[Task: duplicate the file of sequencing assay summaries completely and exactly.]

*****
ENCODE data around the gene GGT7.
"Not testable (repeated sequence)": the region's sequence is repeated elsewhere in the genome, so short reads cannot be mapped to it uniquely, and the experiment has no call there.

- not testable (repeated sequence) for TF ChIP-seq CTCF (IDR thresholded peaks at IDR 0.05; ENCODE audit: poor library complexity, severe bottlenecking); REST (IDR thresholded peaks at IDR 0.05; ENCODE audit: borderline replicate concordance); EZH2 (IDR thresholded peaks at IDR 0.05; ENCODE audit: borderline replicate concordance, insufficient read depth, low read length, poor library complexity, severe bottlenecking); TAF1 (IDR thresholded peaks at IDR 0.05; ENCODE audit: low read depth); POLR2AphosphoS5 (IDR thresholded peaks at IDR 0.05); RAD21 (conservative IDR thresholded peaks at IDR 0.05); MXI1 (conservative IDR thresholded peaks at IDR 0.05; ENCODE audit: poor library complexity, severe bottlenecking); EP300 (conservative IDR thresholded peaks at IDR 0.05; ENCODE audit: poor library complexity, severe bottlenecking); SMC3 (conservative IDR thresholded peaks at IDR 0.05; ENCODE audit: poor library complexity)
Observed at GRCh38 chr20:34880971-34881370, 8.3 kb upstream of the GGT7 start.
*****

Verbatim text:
ENCODE data around the gene GGT7.
"Not testable (repeated sequence)": the region's sequence is repeated elsewhere in the genome, so short reads cannot be mapped to it uniquely, and the experiment has no call there.

- not testable (repeated sequence) for TF ChIP-seq CTCF (IDR thresholded peaks at IDR 0.05; ENCODE audit: poor library complexity, severe bottlenecking); REST (IDR thresholded peaks at IDR 0.05; ENCODE audit: borderline replicate concordance); EZH2 (IDR thresholded peaks at IDR 0.05; ENCODE audit: borderline replicate concordance, insufficient read depth, low read length, poor library complexity, severe bottlenecking); TAF1 (IDR thresholded peaks at IDR 0.05; ENCODE audit: low read depth); POLR2AphosphoS5 (IDR thresholded peaks at IDR 0.05); RAD21 (conservative IDR thresholded peaks at IDR 0.05); MXI1 (conservative IDR thresholded peaks at IDR 0.05; ENCODE audit: poor library complexity, severe bottlenecking); EP300 (conservative IDR thresholded peaks at IDR 0.05; ENCODE audit: poor library complexity, severe bottlenecking); SMC3 (conservative IDR thresholded peaks at IDR 0.05; ENCODE audit: poor library complexity)
Observed at GRCh38 chr20:34880971-34881370, 8.3 kb upstream of the GGT7 start.